The COVID pandemic has accelerated the shift away from brick-and-mortar retail to eCommerce. But within eCommerce, there’s another significant trend unfolding: the rise of mobile commerce (m-commerce).
A forecast from Business Insider Intelligence estimates that mobile commerce revenues in the U.S. alone will reach $488 billion by 2024, a massive increase from just $42 billion in 2015.
According to the data, m-commerce will account for 45% of all eCommerce sales in 2024, compared to just 12% of eCommerce sales in 2015. Retailers can find a booming revenue stream in the burgeoning mobile commerce market. But to take advantage of this opportunity, retailers must overcome key technical challenges.
Mobile commerce allows retailers to deliver a much more customized online shopping experience than traditional eCommerce delivered on PC devices. Consumers have a much more personal relationship with their mobile devices than they do with their laptops; smartphones, in particular, serve as extensions of their owners, with people tailoring their apps, layout, home and background screens as their preferences dictate. According to the study referenced above, $419 billion in eCommerce revenue will come just from smartphones in 2024.
Amazon already has an advanced mobile commerce platform that offers an engaging customer experience. It’s not too late for competing retailers to capitalize on the rise of m-commerce by personalizing their mobile platforms to provide the highly customized experience that smartphone and tablet users have come to expect. But with fewer resources than Amazon, these retailers will be faced with some new technical hurdles.
In eCommerce, the slower the experience, the less revenue is generated. There are two reasons why moble commerce lags here: one is the way mobile devices download content and the other comes from retailer efforts to personalize the buying experience.
In general, cellular networks are slower and lack the reliability of Wi-Fi and wired networks. Naturally, a slower internet network means a slower mobile commerce experience. This can lead to a particularly tricky problem I call the “last-mile” hiccup.
The last mile is the final step of transmission between a CDN and an end user. Think about a customer checking out after they’ve added items to their shopping cart. The main disadvantage with last mile hiccups is that they happen in the segment of the internet that is owned by third-party networks like ISPs and mobile networks.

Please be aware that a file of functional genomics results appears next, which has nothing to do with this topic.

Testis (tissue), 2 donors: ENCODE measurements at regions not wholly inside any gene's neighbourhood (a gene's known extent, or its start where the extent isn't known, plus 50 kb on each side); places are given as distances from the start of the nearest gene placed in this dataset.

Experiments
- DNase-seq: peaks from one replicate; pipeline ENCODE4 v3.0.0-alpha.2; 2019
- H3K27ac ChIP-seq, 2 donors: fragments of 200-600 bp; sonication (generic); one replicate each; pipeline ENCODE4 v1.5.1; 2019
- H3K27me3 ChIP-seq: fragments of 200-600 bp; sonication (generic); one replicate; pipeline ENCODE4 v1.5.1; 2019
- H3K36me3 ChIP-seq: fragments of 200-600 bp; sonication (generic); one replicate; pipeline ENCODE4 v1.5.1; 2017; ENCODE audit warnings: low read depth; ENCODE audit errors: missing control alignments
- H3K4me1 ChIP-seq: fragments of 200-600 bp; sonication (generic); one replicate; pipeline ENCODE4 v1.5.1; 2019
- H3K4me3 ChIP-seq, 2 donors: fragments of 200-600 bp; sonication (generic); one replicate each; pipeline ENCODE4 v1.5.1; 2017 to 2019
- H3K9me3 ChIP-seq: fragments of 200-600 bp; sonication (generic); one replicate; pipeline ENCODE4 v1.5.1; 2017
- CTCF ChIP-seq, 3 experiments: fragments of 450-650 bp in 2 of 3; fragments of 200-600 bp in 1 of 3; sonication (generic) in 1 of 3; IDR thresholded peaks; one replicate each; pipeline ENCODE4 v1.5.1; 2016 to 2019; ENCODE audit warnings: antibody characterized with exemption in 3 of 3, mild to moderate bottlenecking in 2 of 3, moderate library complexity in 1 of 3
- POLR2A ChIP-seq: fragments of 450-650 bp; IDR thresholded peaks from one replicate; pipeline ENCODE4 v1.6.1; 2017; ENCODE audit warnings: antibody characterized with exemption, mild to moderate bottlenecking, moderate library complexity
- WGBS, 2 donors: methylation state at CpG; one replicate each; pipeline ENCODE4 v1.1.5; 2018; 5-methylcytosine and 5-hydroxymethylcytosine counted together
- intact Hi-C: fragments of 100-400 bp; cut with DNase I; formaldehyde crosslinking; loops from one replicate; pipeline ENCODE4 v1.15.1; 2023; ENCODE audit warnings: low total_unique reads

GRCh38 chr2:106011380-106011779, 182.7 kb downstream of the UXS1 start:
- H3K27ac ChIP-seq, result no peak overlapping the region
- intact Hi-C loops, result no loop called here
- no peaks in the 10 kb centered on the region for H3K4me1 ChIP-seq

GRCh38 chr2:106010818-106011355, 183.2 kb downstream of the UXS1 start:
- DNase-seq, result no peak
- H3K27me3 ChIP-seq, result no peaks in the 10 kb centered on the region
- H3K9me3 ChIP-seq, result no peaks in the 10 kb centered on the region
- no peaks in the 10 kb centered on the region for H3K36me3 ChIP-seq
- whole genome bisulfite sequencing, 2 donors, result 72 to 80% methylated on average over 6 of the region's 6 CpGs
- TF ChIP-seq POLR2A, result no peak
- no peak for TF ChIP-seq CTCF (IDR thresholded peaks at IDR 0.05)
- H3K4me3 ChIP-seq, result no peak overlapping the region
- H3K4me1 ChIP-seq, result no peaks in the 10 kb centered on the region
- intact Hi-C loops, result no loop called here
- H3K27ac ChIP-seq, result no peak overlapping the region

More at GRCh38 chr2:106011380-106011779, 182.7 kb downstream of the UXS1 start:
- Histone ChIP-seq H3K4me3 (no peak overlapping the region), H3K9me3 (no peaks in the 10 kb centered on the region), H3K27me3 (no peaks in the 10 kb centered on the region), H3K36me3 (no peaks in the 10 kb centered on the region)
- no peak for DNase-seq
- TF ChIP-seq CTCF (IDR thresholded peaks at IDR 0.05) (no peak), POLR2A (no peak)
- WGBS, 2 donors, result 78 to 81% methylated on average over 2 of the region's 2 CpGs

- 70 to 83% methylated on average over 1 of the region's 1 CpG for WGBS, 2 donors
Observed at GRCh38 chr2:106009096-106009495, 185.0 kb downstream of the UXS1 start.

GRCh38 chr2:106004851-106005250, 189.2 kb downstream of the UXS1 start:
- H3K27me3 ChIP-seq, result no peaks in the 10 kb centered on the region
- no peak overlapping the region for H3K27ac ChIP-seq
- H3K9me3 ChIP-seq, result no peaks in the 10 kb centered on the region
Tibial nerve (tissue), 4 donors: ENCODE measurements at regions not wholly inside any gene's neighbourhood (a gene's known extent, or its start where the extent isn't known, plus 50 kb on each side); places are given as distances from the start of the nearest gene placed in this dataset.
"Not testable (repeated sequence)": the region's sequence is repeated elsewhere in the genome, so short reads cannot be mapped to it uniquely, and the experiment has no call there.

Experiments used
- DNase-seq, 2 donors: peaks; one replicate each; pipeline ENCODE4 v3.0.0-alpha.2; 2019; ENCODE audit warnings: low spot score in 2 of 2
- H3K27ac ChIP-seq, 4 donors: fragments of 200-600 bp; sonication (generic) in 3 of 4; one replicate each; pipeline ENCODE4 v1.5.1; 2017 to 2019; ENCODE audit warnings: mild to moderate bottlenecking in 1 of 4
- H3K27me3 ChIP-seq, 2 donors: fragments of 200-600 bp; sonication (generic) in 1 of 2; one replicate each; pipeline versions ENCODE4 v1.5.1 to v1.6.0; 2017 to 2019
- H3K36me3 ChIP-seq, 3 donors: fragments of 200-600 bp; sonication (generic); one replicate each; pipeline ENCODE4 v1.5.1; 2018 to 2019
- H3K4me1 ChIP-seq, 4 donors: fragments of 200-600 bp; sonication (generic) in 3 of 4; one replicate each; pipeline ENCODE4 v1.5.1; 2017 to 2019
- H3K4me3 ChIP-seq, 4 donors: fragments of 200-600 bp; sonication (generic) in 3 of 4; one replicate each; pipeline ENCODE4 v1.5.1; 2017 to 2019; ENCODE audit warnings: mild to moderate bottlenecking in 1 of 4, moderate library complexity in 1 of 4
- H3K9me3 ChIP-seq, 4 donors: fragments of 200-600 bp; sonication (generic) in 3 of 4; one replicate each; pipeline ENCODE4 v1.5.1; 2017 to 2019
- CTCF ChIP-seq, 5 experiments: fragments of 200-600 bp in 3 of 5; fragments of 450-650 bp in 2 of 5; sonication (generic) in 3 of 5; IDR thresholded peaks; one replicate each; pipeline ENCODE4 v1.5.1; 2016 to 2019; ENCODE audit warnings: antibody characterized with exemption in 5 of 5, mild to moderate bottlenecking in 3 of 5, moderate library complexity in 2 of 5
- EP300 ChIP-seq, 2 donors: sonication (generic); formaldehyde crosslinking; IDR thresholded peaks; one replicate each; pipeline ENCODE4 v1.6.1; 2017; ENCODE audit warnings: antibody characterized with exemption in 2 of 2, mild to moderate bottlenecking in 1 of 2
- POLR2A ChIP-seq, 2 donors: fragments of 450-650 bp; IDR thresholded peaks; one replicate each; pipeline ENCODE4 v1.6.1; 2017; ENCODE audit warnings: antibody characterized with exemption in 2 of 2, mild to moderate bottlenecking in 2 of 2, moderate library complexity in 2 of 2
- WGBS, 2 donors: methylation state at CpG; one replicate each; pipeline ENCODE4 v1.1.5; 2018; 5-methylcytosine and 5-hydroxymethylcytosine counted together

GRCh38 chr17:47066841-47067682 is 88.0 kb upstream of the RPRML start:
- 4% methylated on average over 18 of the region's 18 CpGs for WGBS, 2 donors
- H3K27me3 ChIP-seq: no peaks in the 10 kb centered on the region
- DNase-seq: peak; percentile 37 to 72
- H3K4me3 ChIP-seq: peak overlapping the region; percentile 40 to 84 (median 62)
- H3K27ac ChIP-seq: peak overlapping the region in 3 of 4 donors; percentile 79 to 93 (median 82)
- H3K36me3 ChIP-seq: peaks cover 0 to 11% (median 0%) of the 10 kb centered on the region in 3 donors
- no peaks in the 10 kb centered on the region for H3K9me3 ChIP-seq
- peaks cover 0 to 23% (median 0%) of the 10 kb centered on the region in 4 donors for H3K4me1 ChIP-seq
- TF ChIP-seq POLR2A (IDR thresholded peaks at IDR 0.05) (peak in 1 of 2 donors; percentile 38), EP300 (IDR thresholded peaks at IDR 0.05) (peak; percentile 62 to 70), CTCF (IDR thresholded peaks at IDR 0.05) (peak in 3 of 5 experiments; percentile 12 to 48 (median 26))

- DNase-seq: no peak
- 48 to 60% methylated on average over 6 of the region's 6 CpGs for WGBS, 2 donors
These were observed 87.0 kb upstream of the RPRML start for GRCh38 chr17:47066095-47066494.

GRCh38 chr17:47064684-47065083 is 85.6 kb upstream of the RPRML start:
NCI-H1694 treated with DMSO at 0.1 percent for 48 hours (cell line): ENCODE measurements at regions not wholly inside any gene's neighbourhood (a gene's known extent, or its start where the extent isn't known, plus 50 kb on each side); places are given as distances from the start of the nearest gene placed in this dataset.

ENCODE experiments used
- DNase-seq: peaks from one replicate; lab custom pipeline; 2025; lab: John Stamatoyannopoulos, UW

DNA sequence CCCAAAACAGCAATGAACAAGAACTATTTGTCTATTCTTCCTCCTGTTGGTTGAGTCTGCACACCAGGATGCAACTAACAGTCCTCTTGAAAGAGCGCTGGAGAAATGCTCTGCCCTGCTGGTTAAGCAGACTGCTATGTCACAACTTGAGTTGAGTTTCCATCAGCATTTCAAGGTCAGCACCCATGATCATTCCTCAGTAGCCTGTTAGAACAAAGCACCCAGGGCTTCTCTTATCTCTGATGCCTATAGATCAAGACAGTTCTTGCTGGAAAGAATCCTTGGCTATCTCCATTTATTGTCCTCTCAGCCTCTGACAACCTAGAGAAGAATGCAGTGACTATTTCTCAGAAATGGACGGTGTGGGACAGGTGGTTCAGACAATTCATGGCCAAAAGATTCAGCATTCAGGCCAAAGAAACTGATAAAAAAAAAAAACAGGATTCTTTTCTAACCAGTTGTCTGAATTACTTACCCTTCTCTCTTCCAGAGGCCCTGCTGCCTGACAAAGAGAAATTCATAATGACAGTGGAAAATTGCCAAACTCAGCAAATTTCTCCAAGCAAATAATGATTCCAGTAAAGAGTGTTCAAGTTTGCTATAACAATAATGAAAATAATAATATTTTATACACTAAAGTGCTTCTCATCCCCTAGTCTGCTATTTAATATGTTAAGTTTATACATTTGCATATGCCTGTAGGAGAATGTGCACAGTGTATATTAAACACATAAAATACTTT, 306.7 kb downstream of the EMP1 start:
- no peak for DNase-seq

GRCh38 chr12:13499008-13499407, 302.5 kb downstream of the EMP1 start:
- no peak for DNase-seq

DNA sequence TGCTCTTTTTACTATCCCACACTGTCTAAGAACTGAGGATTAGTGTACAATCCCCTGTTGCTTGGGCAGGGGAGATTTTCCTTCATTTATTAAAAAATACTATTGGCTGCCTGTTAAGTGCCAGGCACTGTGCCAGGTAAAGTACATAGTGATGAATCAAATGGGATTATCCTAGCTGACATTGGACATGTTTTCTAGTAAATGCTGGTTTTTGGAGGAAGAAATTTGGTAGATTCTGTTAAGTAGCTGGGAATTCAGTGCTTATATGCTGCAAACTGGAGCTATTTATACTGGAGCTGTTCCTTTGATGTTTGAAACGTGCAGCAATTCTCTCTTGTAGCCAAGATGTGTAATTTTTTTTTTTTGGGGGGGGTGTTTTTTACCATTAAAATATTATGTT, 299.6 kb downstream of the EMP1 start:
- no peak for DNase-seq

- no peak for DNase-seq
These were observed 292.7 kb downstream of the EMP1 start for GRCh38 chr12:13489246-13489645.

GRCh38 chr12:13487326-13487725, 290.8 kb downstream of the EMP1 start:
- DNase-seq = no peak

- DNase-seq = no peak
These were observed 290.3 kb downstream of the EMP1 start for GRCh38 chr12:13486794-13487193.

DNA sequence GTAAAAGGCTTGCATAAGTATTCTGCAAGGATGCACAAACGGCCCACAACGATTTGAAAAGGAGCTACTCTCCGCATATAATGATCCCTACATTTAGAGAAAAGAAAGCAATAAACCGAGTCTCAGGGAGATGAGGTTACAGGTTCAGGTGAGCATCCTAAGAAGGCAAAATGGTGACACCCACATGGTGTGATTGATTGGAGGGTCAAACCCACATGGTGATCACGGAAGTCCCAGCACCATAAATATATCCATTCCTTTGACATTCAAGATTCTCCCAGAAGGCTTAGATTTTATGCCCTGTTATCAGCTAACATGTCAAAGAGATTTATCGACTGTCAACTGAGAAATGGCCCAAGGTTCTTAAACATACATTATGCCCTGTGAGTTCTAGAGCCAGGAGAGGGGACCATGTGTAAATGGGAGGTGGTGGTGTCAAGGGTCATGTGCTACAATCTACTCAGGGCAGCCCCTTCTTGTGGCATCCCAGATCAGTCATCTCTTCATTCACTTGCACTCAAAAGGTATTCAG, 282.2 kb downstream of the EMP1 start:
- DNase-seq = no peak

Mobile commerce platforms encounter unpredictable last-mile problems (such as sudden packet loss) more frequently than traditional eCommerce platforms. Last mile issues come at the worst possible time and will often cause users to give up on their purchase. Many of these frustrated customers will never come back.
The other major of source of delay for mobile commerce comes from serving dynamic, personalized content, which as noted earlier, mobile apps increasingly leverage. Static or generic content like images and banners can be cached and accelerated by CDNs. But mobile apps tend to lag when delivering dynamic content such as intelligent searches and custom APIs.
E-retailers fully understand the importance of ultra-responsive mobile apps; however, traditional infrastructure was designed only to speed up static content and not dynamic content. Today, the delay from downloading dynamic content is 15-30 times higher than static content. Eliminating this delay is vital to boost mobile commerce platforms’ consumer engagement.
Retailers must prioritize the booming mobile commerce market to survive in a rapidly changing landscape. The above issues can be overcome, but eCommerce players need to plan ahead and evaluate appropriate solutions.
There are some tools — such as app-aware technologies that learn real user interaction and accelerate app performance — that can help. Retailers have to first recognize the technical challenges of mobile commerce and then consider how they can best address them.